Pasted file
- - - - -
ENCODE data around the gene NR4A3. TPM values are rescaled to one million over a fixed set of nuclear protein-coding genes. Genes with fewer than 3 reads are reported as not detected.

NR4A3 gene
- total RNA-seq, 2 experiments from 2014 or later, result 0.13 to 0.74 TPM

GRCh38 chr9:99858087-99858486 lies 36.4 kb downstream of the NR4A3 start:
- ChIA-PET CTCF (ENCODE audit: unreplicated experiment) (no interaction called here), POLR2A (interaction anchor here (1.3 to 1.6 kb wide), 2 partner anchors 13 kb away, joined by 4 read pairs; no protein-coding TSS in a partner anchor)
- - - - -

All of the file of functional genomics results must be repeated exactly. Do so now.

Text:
ENCODE data around the gene NR4A3. TPM values are rescaled to one million over a fixed set of nuclear protein-coding genes. Genes with fewer than 3 reads are reported as not detected.

NR4A3 gene
- total RNA-seq, 2 experiments from 2014 or later, result 0.13 to 0.74 TPM

GRCh38 chr9:99858087-99858486 lies 36.4 kb downstream of the NR4A3 start:
- ChIA-PET CTCF (ENCODE audit: unreplicated experiment) (no interaction called here), POLR2A (interaction anchor here (1.3 to 1.6 kb wide), 2 partner anchors 13 kb away, joined by 4 read pairs; no protein-coding TSS in a partner anchor)